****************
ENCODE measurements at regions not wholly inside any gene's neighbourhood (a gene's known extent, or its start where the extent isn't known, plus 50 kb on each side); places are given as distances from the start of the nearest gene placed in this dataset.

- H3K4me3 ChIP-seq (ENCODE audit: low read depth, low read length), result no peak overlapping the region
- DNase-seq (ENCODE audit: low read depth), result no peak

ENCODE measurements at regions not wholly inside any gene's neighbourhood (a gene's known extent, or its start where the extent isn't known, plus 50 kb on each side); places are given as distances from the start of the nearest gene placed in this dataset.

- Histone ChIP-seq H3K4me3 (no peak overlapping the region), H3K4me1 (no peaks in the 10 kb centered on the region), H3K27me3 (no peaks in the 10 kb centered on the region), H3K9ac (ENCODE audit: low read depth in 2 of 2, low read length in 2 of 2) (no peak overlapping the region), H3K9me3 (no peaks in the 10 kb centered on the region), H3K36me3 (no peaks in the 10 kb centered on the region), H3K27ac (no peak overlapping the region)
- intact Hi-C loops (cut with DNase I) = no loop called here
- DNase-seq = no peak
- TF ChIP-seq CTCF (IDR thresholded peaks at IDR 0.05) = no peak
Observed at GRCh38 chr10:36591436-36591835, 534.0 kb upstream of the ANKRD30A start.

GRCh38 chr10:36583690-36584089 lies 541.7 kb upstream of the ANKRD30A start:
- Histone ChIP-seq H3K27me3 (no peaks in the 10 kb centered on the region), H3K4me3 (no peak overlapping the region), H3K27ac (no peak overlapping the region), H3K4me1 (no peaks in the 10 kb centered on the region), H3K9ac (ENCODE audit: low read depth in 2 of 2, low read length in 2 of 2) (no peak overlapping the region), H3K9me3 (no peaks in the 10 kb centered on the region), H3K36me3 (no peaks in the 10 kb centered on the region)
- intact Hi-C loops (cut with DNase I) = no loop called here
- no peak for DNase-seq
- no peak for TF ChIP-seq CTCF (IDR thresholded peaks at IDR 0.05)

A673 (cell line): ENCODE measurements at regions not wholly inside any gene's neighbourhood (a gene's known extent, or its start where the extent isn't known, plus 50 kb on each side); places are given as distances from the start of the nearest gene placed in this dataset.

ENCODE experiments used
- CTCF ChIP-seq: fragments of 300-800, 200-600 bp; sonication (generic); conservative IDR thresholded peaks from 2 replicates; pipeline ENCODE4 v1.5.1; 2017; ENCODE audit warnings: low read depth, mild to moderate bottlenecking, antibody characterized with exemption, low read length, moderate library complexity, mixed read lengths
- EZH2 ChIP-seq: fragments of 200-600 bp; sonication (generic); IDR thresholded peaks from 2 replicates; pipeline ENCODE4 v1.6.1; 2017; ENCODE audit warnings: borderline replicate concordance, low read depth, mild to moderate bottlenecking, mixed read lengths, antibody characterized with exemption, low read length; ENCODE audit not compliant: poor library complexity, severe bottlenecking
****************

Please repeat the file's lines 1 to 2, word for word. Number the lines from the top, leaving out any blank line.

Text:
ENCODE measurements at regions not wholly inside any gene's neighbourhood (a gene's known extent, or its start where the extent isn't known, plus 50 kb on each side); places are given as distances from the start of the nearest gene placed in this dataset.

- H3K4me3 ChIP-seq (ENCODE audit: low read depth, low read length), result no peak overlapping the region